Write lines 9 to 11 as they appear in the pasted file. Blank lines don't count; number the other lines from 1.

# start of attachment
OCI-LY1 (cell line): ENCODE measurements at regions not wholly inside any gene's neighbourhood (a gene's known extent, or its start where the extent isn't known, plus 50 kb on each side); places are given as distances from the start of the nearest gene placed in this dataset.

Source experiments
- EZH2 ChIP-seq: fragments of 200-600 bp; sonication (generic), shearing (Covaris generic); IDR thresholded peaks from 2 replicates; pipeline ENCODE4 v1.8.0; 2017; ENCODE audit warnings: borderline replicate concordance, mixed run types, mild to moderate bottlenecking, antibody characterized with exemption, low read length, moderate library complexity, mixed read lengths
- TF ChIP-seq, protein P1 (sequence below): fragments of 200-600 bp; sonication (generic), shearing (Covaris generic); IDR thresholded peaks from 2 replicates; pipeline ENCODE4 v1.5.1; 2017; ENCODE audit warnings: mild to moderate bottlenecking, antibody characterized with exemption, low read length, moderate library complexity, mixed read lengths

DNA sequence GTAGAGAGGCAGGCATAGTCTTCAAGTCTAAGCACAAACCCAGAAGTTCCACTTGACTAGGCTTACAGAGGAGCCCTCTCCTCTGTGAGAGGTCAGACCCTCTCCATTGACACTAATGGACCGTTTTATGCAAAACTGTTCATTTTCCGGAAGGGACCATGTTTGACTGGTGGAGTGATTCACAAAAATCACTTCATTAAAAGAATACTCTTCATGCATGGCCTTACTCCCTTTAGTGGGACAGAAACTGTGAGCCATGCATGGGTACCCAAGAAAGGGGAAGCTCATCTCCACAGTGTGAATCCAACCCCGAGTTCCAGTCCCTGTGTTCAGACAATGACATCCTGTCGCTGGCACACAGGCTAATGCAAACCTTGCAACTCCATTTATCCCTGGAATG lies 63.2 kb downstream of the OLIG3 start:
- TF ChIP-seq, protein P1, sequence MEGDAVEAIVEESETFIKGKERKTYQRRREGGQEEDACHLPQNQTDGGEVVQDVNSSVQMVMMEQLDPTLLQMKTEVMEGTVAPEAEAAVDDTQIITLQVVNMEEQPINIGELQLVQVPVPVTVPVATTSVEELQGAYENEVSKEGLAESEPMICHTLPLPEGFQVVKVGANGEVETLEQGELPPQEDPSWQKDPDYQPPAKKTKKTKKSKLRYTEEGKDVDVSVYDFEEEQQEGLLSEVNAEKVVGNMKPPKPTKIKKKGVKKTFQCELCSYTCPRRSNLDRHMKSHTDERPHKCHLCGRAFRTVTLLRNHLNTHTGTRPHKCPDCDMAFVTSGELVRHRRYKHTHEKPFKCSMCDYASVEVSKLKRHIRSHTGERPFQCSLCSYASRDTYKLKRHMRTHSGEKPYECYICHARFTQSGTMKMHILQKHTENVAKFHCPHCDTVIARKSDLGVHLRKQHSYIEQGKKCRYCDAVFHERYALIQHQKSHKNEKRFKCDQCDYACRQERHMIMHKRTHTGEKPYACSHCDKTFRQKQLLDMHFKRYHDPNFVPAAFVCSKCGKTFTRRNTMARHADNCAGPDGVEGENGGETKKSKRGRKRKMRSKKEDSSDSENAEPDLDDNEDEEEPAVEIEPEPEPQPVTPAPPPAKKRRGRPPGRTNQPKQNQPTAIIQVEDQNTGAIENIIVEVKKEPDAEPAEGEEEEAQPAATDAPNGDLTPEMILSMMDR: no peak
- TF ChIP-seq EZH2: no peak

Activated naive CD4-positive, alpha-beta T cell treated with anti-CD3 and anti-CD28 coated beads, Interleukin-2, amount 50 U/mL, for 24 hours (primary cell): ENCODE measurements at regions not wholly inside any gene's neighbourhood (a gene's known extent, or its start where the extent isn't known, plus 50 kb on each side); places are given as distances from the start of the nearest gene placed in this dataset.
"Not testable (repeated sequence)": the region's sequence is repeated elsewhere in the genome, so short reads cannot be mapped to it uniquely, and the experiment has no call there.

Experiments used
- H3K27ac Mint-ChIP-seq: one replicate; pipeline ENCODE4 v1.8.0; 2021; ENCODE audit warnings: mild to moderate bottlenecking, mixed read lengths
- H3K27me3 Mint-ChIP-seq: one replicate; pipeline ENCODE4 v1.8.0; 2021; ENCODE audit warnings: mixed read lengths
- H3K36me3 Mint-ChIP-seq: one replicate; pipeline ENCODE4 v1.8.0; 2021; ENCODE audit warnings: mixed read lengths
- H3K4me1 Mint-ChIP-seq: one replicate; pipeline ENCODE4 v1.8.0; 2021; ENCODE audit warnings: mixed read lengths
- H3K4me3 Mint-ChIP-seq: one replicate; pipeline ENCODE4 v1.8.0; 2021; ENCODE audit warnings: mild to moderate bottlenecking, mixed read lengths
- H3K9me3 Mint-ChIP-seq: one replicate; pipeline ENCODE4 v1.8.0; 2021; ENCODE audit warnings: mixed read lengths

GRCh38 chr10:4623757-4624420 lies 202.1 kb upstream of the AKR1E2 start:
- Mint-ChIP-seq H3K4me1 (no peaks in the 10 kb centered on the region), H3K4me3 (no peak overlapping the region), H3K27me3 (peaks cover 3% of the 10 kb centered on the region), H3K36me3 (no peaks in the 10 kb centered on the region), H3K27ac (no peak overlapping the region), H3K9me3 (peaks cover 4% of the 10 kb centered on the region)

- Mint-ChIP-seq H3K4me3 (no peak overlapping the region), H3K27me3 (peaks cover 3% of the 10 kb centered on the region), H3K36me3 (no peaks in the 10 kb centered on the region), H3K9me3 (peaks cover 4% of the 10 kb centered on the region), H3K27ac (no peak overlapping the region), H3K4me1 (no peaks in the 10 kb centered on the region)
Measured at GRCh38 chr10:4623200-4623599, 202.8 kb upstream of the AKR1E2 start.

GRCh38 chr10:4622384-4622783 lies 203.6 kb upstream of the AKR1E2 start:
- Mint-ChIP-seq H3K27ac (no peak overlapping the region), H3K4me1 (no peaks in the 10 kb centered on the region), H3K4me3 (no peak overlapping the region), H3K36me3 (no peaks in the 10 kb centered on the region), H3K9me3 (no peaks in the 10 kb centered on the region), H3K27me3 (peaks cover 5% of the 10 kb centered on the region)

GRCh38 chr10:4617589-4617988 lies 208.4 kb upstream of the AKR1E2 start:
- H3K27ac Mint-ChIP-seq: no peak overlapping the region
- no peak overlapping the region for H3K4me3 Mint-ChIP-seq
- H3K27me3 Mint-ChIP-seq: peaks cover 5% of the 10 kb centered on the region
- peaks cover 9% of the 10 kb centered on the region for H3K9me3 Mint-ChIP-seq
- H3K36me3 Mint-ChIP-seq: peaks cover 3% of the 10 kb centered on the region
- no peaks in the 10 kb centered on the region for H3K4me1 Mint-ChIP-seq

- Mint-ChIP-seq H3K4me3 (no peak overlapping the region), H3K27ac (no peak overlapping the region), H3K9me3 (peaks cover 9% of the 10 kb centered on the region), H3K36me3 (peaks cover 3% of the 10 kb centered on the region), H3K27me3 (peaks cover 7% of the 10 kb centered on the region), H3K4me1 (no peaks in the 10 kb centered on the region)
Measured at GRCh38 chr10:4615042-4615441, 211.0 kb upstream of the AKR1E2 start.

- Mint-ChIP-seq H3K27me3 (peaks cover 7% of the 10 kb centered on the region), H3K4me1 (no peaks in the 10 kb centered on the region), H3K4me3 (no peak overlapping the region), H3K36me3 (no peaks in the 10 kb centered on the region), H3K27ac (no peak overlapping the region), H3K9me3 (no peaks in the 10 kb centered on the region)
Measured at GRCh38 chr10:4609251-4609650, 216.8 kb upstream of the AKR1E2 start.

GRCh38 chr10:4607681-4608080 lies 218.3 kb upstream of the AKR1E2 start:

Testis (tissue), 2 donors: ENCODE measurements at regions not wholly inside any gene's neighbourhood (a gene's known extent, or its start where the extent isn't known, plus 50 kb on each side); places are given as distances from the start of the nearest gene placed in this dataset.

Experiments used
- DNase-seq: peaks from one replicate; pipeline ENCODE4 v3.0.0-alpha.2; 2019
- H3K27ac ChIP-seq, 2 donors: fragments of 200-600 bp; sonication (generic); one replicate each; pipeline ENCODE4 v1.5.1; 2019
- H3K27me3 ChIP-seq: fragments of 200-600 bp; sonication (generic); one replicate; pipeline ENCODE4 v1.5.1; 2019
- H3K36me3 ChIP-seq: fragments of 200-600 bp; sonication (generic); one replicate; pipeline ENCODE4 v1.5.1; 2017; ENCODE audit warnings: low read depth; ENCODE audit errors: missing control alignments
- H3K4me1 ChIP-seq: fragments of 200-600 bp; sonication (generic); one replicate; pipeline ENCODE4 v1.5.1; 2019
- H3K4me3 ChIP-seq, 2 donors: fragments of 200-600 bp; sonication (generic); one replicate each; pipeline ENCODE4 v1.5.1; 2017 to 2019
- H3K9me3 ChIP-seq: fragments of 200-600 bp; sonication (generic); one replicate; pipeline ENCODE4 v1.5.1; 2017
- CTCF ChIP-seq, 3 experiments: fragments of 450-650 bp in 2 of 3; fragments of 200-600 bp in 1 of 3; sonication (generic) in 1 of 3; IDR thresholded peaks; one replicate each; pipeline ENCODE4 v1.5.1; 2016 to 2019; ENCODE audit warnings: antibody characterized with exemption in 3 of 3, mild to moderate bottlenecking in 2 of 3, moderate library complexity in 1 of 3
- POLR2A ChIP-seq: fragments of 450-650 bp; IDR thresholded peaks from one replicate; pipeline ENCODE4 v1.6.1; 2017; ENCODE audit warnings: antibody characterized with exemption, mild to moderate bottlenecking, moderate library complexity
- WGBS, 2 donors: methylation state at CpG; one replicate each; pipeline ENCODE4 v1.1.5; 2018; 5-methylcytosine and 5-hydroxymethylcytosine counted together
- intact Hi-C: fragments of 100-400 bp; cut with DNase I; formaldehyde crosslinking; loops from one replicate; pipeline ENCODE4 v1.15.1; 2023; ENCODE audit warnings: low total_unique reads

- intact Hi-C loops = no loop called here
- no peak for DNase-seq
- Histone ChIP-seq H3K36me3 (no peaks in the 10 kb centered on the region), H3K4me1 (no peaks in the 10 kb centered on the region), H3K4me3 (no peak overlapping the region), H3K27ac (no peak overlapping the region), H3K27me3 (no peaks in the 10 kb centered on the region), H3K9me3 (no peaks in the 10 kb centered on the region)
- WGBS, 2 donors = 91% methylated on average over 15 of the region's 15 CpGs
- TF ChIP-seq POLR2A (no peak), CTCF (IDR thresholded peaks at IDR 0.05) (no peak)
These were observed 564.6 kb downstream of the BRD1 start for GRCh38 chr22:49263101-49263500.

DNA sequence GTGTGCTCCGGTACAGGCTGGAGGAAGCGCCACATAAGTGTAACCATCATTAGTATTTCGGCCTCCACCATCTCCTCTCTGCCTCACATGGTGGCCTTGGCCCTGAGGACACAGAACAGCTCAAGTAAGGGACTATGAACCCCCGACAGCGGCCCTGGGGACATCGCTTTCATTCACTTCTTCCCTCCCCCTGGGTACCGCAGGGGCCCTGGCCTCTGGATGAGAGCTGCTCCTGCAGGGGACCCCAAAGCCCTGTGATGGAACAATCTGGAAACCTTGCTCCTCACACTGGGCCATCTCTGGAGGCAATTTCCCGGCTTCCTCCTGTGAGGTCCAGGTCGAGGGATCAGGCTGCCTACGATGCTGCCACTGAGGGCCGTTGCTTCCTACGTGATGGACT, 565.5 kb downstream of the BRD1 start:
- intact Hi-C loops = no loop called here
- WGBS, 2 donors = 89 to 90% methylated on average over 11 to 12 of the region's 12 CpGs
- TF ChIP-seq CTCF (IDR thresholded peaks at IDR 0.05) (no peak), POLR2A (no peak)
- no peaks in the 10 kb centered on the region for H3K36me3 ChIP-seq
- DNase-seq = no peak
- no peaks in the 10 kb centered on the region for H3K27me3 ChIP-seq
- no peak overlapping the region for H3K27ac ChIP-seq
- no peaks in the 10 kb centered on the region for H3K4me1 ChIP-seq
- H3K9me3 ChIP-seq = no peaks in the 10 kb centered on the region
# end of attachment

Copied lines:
"Not testable (repeated sequence)": the region's sequence is repeated elsewhere in the genome, so short reads cannot be mapped to it uniquely, and the experiment has no call there.

Experiments used
- H3K27ac Mint-ChIP-seq: one replicate; pipeline ENCODE4 v1.8.0; 2021; ENCODE audit warnings: mild to moderate bottlenecking, mixed read lengths